On March 1, 2010, Hiroshi Mikitani, the founder and CEO of Rakuten, a Japan-based e-
retailer, announced that henceforth English would be the official language of the company’s 10,000 employees. Moreover, declared Mikitani, who often was billed as Japan’s Jeff Bezos, any employee who didn’t become fluent in English within two years would face demotion.

The initiative, dubbed “Englishnization” by Mikitani, shocked Rakuten’s 7,000 or so 
Japanese employees — 95 percent of whom did not speak their employer’s newly established lingua franca. It also made headlines around the world, and drew some domestic fire: “It’s stupid for a Japanese company to only use English in Japan when the workforce is mainly Japanese,” said Honda Motors CEO Takanobu Ito. (Five years later, Ito would be out and English would be in at Honda, too.)

Rakuten’s Englishnization didn’t shock Tsedal Neeley, author of The Language of Global Success: How a Common Tongue Transforms Multinational Organizations. “By mandating English,” writes the associate professor at Harvard Business School, “Rakuten was prepared to join the approximately 52 percent of multinational companies that had adopted a language different from that of their originating country in order to better meet global expansion and business needs.”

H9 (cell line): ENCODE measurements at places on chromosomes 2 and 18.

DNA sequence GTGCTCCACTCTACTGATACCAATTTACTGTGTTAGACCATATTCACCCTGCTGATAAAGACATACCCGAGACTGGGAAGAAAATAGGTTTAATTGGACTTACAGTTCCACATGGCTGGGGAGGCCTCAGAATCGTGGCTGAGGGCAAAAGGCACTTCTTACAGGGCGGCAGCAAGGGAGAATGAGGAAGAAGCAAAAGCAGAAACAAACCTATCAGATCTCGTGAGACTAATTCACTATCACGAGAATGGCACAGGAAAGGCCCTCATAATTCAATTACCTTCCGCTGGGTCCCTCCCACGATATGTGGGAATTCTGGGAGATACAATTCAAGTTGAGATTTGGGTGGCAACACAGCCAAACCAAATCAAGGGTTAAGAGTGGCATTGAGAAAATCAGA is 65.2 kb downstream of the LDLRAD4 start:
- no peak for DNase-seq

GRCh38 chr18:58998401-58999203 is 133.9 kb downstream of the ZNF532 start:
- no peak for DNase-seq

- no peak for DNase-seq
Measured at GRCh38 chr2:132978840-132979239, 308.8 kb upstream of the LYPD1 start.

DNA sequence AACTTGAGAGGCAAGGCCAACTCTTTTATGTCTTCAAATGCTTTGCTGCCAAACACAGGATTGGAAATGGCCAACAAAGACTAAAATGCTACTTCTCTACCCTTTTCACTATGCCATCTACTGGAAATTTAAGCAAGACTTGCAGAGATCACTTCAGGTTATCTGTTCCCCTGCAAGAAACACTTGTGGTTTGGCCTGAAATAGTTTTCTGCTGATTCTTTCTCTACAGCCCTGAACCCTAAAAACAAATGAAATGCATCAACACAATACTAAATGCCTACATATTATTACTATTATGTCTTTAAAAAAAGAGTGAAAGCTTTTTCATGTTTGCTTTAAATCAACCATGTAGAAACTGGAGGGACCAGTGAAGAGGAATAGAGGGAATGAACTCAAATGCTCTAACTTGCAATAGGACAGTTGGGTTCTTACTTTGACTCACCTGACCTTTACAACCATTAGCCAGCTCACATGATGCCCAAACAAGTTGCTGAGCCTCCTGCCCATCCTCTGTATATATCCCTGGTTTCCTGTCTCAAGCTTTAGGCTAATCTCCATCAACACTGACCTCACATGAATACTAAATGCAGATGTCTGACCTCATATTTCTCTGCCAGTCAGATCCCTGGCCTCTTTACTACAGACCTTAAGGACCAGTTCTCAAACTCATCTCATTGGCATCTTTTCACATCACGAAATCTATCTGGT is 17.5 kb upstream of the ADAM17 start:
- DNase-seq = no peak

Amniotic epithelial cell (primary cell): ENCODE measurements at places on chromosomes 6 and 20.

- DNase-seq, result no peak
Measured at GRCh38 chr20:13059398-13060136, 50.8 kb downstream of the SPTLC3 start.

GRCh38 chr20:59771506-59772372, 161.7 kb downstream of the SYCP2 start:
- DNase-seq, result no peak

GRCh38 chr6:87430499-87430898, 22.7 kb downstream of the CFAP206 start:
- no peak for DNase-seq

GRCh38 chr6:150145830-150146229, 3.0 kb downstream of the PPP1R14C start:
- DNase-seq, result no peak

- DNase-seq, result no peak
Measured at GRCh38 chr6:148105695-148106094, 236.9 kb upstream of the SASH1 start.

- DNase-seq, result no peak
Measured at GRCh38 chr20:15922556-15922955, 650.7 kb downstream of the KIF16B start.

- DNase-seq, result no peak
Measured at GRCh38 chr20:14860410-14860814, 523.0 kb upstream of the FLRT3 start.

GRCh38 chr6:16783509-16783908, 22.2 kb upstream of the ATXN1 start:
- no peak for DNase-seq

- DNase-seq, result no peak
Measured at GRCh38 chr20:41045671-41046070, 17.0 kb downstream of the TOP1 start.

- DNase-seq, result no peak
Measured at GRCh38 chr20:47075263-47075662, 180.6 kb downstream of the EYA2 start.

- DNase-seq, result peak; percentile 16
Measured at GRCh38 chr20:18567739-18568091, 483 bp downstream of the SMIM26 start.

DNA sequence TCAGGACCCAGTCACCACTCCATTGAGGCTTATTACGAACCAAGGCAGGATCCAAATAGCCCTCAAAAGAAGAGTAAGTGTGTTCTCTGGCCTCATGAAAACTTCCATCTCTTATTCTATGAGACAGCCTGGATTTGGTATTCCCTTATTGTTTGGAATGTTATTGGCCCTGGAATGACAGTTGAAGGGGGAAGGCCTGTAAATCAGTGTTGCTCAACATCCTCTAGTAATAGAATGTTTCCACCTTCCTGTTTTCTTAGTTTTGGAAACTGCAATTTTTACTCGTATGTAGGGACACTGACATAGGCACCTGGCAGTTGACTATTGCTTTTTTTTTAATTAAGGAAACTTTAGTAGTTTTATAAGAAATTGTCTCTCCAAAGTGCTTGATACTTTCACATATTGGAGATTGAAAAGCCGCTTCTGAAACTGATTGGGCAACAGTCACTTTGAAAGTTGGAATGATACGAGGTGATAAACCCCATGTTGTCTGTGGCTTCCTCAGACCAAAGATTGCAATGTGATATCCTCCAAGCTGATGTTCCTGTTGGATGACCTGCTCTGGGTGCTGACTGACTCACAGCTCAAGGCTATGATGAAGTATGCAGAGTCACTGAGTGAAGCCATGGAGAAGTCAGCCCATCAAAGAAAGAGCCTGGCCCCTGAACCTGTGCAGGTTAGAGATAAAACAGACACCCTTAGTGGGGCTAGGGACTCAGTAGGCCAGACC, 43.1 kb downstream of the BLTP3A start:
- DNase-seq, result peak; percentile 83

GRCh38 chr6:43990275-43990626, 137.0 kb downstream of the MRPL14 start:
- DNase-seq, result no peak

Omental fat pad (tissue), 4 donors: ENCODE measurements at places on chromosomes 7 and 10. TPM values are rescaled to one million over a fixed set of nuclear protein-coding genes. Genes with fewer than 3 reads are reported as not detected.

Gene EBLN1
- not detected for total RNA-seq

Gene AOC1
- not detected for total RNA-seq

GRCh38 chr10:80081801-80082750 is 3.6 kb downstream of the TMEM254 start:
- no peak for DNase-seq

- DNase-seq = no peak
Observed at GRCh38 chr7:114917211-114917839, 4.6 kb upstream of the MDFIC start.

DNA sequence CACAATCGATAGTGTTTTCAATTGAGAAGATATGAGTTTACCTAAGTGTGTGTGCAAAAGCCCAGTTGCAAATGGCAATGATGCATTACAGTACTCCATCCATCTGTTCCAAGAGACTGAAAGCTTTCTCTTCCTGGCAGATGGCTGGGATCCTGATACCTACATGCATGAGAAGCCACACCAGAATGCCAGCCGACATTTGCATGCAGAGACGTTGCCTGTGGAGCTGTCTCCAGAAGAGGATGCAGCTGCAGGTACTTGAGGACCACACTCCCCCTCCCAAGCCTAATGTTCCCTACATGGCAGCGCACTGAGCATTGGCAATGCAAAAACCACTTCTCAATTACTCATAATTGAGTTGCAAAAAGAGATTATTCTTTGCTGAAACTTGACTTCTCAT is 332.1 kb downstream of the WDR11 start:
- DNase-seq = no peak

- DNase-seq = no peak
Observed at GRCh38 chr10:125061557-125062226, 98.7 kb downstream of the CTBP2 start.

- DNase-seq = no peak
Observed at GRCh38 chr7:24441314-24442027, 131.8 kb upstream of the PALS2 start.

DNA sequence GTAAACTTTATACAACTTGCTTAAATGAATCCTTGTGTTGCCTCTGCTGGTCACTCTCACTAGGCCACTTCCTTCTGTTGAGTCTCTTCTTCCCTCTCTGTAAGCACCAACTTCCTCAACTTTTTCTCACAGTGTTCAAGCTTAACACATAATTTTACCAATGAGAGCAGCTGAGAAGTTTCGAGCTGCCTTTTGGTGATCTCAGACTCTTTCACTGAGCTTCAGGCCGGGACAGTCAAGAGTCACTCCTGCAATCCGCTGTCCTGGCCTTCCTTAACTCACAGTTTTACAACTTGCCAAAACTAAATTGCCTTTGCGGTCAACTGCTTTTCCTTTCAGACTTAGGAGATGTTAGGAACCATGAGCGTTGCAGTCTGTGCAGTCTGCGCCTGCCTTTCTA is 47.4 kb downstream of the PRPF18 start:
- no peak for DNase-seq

In The Language of Global Success, Neeley reports the results of her five-year longitudinal study of the initiative, which began a couple of months after Mikitani’s announcement. She also ticks off the reasons companies need a lingua franca. Communication and knowledge exchange top the list. Rakuten was operating in a fast-moving and highly competitive sector. And by 2010, the 13-year-old company was pursuing a strategy of global expansion. It was clear to Mikitani that the language barriers within Rakuten were bogging down everything — integration of acquisitions, management of business units in 27 countries, the minutiae of daily work. For instance, an email from an English-speaking employee in the U.S. to a Japanese colleague required translation, as did the reply and any additional messages — and the translations themselves often required interpretation. As you might guess, even simple exchanges could drag on for days. Read the rest here.